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According to a new study, people who go to bed between 10 and 11 pm may be at a lower risk for developing heart disease.

Although there are many uncontrollable variables that can affect heart health such as genetics, about 80% all cardiovascular disease casesLifestyle changes can be made to reduce your risk of developing heart disease. You can reduce your chances of developing heart disease by taking steps like quitting smoking, moving more frequently and eating high-fiber food.

And new research published in the European Heart Journal – Digital Health this week suggests there’s another simple but potentially powerful lifestyle tweak that can help: Going to bed at a certain time.

The risk of developing heart disease is lower for people who sleep between 11 and 10 p.m.

“The body has a 24-hour internal clock, called circadian rhythm, that helps regulate physical and mental functioning,” study author David Plans, head of research at the British health care technology company Huma, said in a statement.

“While we cannot conclude causation from our study,” Plans added, “the results suggest that early or late bedtimes may be more likely to disrupt the body clock, with adverse consequences for cardiovascular health.”

Powerful circadian rhythms

Plans and his colleagues analyzed the data of more than 88,000 participants during the UK BiobankA huge database of lifestyle and health data is available to researchers at. Participant answered questions regarding their health and were fitted with a device to track when they wake up each morning. About 60% of participants in the study were females and their average age was 61.

According to the research, people who fell asleep before 10:59 or later were at 25% greater risk of developing heart disease. People who fell asleep between 11:00 p.m. (11:59) had a 11% higher risk. The risk of developing cardiovascular disease was 24% higher for those who fall asleep after 10:59 p.m.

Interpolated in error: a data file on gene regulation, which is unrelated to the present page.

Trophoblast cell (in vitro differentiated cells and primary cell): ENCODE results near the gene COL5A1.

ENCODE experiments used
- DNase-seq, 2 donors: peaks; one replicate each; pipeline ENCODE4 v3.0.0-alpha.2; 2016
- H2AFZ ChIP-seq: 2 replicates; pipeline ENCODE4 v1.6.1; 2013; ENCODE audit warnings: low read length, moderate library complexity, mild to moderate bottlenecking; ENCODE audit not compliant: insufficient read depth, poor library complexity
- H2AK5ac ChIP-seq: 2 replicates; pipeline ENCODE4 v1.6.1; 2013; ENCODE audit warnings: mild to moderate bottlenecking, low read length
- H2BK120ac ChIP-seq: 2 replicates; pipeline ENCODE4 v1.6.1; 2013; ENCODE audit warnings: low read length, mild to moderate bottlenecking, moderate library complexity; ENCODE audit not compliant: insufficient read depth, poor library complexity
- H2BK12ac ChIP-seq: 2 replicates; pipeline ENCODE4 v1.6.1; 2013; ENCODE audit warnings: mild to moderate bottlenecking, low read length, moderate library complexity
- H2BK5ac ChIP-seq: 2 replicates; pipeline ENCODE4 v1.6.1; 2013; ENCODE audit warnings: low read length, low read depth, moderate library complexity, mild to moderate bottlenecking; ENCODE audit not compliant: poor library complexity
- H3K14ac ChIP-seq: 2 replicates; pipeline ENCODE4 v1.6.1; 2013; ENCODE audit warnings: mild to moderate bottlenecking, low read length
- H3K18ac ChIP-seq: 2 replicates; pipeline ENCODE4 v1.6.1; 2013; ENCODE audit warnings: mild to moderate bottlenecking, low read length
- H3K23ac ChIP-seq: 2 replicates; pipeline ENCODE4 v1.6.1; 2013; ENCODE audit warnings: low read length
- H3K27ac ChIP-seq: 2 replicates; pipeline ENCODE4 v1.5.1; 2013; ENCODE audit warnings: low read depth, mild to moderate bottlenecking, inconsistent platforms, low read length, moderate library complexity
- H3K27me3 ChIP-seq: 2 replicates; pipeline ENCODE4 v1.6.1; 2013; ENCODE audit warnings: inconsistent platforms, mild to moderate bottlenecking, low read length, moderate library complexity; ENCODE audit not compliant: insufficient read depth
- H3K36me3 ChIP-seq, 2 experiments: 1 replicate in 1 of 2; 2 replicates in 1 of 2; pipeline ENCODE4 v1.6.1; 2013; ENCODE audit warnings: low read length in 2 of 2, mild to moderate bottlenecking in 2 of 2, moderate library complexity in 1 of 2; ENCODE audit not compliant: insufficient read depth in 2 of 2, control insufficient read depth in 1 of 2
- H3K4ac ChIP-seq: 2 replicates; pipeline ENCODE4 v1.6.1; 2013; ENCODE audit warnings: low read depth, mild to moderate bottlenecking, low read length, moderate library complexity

The researchers did what they could to control for other factors known to increase a person’s risk for heart disease, like smoking, high blood pressure and socioeconomic statusIt was. These researchers found that the link between bedtime and health was valid.

While the new study cannot establish cause and effect, the researchers believe their findings may have a lot to do with a person’s natural circadian rhythms ― the internal 24-hour sleep clock closely tied to the light and dark cycle of the sun. Researchers believe that disrupting this internal clock can have a negative impact on the heart.

This certainly isn’t the first hypothesis of its kind. Circadian rhythms can be found to affect many bodily systems, and previous research has shown that people with atypical bedtimes — particularly the millions of Americans who do shift work — are at greater risk for heart disease. Working outside of regular work hours can be difficult for some people. But shift work is also believed to impact people’s underlying biological systems.

“Our study indicates that the optimum time to go to sleep is at a specific point in the body’s 24-hour cycle and deviations may be detrimental to health,” Plans said. Plans, along with his co-researchers, disclosed that Huma funded their study but had no part in the data collection and analysis.

Sleep is another reason to prioritize.

The researchers behind the study believe that their findings provide powerful clues.

“If our findings are confirmed in other studies, sleep timing and basic sleep hygiene could be a low-cost public health target for lowering risk of heart disease,” Plans said.

However, it is impossible to control your bedtime, especially if you work long hours or get up early every morning.

But to the extent it’s possible, sleep experts say you should be relatively consistent about when you go to sleep and when you wake up — and aim for a bedtime that means you can get at least seven to eight hours of sleep. Avoid large meals, caffeine, and create a dark, quiet environment for sleep.

As more and more research shows, doing what you can to prioritize good sleep isn’t just good for you the next day. You can really make a difference to your health over the long term.

Source: HuffPost.com.

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